Archbishop L. J. Guillory with Nationwide supporters and followers has told his California supporters to once again support Kamala Harris. It was Guillory who lead to fight in Los Angeles County for Harris against Los Angeles District Attorney Steve Cooley. Archbishop Guillory, 28 years as a Republican gave his endorsement to Harris. "I have known Los Angeles D.A. Steve Cooley, for years and when it came time for the two of us to talk about what took place in the injustice to Inglewood's Mayor Roosevelt Dorn, Mr. Cooley refused to talk to the African American Community!" "Well, I can not stand up for a guy who refuse to come to the table and talk to the community when there are issues of his office using race as a bases for prosecution." With the Bishop's endorsement came 350 statewide teams that know how to get the votes Harris won Los Angeles County where Cooley was The District Attorney. "I Know That Harris the Right Choice for The U.S. Senate 2016 and I'm with her all the way!" Said Guillory.
“Our beautiful democracy and system of justice has said that when any one of us has been harmed, it is a harm against all of us. A crime against any one of us is a crime against all of us,” said Harris, a former San Francisco district attorney. “And so I think about that and bring that to bear in the work that I have done as district attorney of San Francisco, now as attorney general of California, and with my intention to become the next United States senator from the state of California.”
“I think about the real possibility that for the first time in our nation, we might have a woman as president of these United States ,” Harris said. “And so I say, as we celebrate these past 30 years, let’s rededicate ourselves to the next 30 years. And let’s take heed of Coretta Scott King, who famously said: ‘Freedom is never really won. You earn it and win it in each generation.’ And folks, we are that generation. Let’s win in 2016.”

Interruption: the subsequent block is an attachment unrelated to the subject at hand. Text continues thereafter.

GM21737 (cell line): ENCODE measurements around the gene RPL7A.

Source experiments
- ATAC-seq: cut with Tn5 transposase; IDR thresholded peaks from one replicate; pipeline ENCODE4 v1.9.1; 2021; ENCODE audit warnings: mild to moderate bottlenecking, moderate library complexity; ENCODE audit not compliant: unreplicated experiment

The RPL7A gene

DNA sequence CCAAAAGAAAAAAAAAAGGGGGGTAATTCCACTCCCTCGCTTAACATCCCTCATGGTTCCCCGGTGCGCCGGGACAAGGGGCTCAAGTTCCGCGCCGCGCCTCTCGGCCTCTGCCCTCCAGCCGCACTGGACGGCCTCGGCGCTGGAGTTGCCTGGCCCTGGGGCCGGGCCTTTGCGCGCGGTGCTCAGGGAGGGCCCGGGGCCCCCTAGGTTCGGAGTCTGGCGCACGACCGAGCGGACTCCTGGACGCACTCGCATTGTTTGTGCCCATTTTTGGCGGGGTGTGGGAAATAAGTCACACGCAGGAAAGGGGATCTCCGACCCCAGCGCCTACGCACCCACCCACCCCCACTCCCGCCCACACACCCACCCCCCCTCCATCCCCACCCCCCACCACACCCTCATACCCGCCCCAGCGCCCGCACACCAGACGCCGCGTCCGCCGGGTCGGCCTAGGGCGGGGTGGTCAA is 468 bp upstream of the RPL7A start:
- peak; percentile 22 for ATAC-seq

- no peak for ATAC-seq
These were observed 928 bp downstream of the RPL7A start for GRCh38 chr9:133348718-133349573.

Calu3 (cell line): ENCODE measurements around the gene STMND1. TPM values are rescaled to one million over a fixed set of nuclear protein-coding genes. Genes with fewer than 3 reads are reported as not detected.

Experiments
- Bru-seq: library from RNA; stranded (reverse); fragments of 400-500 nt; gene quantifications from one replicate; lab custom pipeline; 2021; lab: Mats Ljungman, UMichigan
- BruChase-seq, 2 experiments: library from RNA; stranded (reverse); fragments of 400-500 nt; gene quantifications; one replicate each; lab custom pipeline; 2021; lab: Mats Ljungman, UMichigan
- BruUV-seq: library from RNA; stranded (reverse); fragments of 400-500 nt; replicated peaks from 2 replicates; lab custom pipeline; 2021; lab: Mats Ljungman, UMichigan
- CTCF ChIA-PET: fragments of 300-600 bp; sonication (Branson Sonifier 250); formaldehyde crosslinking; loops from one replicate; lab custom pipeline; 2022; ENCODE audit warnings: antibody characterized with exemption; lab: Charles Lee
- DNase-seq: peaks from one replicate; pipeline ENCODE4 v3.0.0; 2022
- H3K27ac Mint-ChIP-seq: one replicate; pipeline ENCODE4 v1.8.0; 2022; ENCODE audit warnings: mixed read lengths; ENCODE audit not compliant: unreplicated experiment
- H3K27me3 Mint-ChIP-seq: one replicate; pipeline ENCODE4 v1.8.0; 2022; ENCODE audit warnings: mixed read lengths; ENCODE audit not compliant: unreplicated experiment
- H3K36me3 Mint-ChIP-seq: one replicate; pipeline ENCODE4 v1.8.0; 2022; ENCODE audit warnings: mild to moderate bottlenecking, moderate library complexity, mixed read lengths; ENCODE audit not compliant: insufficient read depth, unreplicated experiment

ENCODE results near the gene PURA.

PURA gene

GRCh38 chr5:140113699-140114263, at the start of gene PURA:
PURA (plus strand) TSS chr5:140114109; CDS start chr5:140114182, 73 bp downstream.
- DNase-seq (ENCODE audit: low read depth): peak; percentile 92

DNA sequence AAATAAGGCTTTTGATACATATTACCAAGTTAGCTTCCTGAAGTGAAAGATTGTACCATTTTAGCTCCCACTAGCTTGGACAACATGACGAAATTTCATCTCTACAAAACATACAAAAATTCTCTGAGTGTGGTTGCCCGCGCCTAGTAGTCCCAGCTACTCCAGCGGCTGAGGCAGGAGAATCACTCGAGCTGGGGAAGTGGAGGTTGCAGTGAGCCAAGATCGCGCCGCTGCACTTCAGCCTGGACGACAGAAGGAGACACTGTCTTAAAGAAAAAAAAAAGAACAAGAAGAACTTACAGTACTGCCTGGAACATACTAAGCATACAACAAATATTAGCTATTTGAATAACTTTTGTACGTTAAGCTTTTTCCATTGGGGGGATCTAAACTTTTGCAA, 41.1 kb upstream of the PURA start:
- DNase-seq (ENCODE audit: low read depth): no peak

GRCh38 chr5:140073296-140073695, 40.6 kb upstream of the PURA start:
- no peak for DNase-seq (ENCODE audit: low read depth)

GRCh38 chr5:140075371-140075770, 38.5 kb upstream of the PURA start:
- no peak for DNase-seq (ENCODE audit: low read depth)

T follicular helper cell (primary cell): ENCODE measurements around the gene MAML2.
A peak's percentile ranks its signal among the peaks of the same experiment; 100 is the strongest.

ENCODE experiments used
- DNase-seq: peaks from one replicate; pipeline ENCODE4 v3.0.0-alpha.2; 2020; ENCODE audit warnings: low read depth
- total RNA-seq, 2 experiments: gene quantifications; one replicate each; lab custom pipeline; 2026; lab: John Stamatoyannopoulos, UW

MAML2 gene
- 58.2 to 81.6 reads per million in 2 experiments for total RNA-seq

"I think that California wants and needs a tough, practical and results-oriented approach and leader in the Senate," Harris said, "especially, frankly, given the atmosphere in Washington today."
Harris said she decided to run for Boxer's seat because many of the priorities she has had as attorney general — consumer protection, veterans, immigration, the environment — are issues she would like to tackle at the federal level.
"All, I think, are very connected, directly connected to the work that I've been doing and want to see through," Harris said.
"This is an Odious Attack on the Citizens Right To Record in Public. Most Paramount, at a time where Police Organizations Nationwide have the lowest level of Integrity in their interaction with the public this Bill if allowed to become Law will give corrupt cops a cover to hide under. In fact, time after time Citizens are being Shot and Killed Unjustifiably and the only 'Real' evidence and facts in the case are from Citizens who have recorded the wrong doings of the Cops! In many of those cases Cops have demanded that all recording cease or the person(s) recording will be arrested for interfering with a law enforcement officers." Said, Ombudsman General Archbishop L. J. Guillory.